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State v. Jones

Court of Appeals of North Carolina

November 7, 2017

STATE OF NORTH CAROLINA, Plaintiff,
v.
ROBERT LEVON JONES, Defendant.

          Heard in the Court of Appeals 6 September 2017.

         Appeal by defendant from judgments entered 23 September 2016 by Judge R. Stuart Albright in Guilford County Superior Court No. 13 CRS 75269.

          Attorney General Joshua H. Stein, by Special Deputy Attorney General Olga E. Vysotskaya de Brito, for the State.

          Anne Bleyman for defendant-appellant.

          ZACHARY, JUDGE.

         Robert Levon Jones (defendant) appeals from judgments entered upon his convictions of misdemeanor assault inflicting serious injury and robbery with a dangerous weapon. On appeal, defendant argues that his convictions were obtained "based upon evidence that was unfairly prejudicial and [was] admitted in violation of the principle[s] of double jeopardy [and] collateral estoppel." We have carefully considered defendant's argument in light of the record on appeal and the applicable law, and conclude that defendant is not entitled to relief on the basis of this argument.

         Factual and Procedural Background

         On 9 December 2013, defendant was indicted for the offenses of armed robbery and felony assault with a deadly weapon inflicting serious injury. The charges against defendant were tried before the trial court and a jury beginning on 19 September 2016. Defendant did not testify or present evidence at trial. The State's evidence is summarized, in relevant part, as follows.

         James Kelly testified that he was 69 years old and owned the Small Luxuries jewelry store in High Point, North Carolina. A Biscuitville restaurant was located approximately 150 to 200 yards from his store. On 27 March 2013, Mr. Kelly noticed a gold car without a license plate in the parking lot, with two African-American men in the car. At approximately 10:00 a.m., "three black men" entered the store wearing hooded sweatshirts. The men, all of whom were armed with handguns, hit Mr. Kelly on the head with metal objects that he assumed were their weapons. The men fled from the store after stealing jewelry that Mr. Kelly estimated to have a value of $30, 000. Some of the stolen jewelry was later returned by the police. Mr. Kelly was treated for injuries sustained in the robbery, including stitches over one eye and a fractured skull. When law enforcement officers showed Mr. Kelly a photographic lineup, he was unable to identify any of the men who had robbed his store.

         Emily Kelley testified that on 27 March 2013 she worked at the Biscuitville restaurant near Mr. Kelly's store. Law enforcement officers questioned her shortly after the jewelry store was robbed, and she told them that three African-American men had eaten at Biscuitville that morning, and that one of the men had paid with a debit card. At trial Ms. Kelley testified that she did not recognize defendant. John Griffiths, the regional vice-president for Wood Forest National Bank, identified bank documents showing a transaction in defendant's checking account for a purchase at Biscuitville on 27 or 28 March 2013.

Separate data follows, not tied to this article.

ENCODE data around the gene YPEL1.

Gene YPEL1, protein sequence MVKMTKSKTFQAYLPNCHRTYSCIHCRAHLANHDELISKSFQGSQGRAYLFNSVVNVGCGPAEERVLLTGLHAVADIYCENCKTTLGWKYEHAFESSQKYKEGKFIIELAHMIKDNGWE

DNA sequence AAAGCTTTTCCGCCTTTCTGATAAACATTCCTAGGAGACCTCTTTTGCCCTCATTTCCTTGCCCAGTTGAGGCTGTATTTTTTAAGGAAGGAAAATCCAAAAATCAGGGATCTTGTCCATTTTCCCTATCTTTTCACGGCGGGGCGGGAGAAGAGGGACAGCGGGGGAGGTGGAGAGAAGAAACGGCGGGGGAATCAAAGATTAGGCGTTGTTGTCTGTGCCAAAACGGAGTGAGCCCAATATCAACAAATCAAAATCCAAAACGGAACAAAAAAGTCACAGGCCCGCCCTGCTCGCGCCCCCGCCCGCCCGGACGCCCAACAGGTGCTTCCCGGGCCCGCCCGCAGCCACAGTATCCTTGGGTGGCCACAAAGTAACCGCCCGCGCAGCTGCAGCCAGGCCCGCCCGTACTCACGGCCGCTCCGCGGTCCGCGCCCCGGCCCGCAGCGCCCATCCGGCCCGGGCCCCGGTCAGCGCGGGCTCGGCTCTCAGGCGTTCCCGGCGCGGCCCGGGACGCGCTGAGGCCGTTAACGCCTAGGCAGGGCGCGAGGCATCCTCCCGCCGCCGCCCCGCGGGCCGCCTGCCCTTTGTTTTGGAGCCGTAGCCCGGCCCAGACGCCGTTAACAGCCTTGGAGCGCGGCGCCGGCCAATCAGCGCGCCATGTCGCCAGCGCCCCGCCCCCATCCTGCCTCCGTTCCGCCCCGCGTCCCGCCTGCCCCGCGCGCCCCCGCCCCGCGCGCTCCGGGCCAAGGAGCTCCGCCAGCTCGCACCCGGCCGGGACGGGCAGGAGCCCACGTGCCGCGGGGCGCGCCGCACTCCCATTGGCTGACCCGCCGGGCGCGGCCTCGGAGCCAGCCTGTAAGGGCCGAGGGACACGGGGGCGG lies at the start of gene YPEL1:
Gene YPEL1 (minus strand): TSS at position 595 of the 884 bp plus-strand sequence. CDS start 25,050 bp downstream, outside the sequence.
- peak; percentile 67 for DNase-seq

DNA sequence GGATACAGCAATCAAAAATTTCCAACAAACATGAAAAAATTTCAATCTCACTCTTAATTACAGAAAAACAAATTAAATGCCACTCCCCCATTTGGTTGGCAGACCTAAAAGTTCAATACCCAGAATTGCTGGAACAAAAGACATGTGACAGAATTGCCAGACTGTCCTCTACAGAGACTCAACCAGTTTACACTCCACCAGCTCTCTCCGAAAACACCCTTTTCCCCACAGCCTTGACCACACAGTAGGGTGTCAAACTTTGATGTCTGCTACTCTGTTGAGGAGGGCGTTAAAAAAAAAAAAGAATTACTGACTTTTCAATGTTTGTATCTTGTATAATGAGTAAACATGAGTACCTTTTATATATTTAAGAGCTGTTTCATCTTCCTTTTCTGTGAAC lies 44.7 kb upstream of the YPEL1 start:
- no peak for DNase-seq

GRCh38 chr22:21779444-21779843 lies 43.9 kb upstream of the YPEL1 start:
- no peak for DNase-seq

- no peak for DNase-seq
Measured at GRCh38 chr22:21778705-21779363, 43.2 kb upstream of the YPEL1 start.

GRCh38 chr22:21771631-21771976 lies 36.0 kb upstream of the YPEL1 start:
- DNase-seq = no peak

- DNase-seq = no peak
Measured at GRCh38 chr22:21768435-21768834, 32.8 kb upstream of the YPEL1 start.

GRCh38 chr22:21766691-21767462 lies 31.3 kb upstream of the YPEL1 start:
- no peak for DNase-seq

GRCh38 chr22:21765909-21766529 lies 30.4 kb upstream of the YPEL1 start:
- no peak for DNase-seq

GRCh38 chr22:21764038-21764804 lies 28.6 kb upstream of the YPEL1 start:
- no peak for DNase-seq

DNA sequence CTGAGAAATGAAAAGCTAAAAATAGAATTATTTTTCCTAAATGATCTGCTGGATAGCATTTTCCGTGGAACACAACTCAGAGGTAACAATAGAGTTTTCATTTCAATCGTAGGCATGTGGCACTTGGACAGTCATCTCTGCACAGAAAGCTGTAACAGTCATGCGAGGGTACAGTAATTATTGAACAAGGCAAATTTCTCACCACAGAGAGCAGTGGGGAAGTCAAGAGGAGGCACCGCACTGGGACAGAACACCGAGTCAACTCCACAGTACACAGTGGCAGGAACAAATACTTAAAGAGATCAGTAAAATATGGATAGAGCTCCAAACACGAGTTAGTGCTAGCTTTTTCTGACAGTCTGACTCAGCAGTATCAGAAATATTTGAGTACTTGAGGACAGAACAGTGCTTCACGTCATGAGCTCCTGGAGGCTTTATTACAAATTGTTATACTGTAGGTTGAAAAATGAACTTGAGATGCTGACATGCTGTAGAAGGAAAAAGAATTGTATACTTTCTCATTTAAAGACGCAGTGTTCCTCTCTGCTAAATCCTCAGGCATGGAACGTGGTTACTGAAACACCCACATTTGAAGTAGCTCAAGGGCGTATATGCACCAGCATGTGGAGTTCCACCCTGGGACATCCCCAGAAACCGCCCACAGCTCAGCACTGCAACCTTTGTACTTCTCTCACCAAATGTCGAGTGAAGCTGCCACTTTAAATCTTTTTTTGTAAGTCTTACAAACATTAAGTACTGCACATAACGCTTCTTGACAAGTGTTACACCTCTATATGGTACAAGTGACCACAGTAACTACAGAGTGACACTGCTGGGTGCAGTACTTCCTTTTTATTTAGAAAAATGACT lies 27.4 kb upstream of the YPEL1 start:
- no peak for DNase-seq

Kristy Riojas testified that on 27 March 2013 she worked at a pawn shop named Got Gold, that purchased gold, silver, and jewelry. Ms. Riojas described the general business practices of Got Gold as follows:

[MS. RIOJAS]: So, a customer would come in and show us what they wanted to sell. We would test it, make sure if it was real silver, gold. We would then weigh it, give them a price. If they accepted the price, we would ask for their ID, make a photocopy of it, write down the description of the gold that was sold, ask for their signature. And then we would just put the - the jewelry in a Ziploc bag and staple it onto the paper and file it. And then we would then put it in the computer, send it off to the police department.

         Ms. Riojas identified a receipt, which was introduced over defendant's objection, for a transaction that took place on 27 March 2013, in which a customer sold coins and jewelry. This exhibit included a list of the pawned items and a copy of a driver's license issued to defendant.

         High Point Police Detective Eric Berrier identified a stolen property receipt that the Police Department provided to Got Gold upon seizure of stolen property. Winston-Salem Police Detective Richard Workman testified that in 2013 he investigated crimes involving pawn shops and dealers in precious metals. On 28 March 2013, Detective Workman reviewed a sales receipt from Got Gold and noted certain items of jewelry that had been sold, including a coin stolen from Small Luxuries. High Point Police Detective Christopher Walainin testified that he took a statement from Mr. Kelly that generally ...


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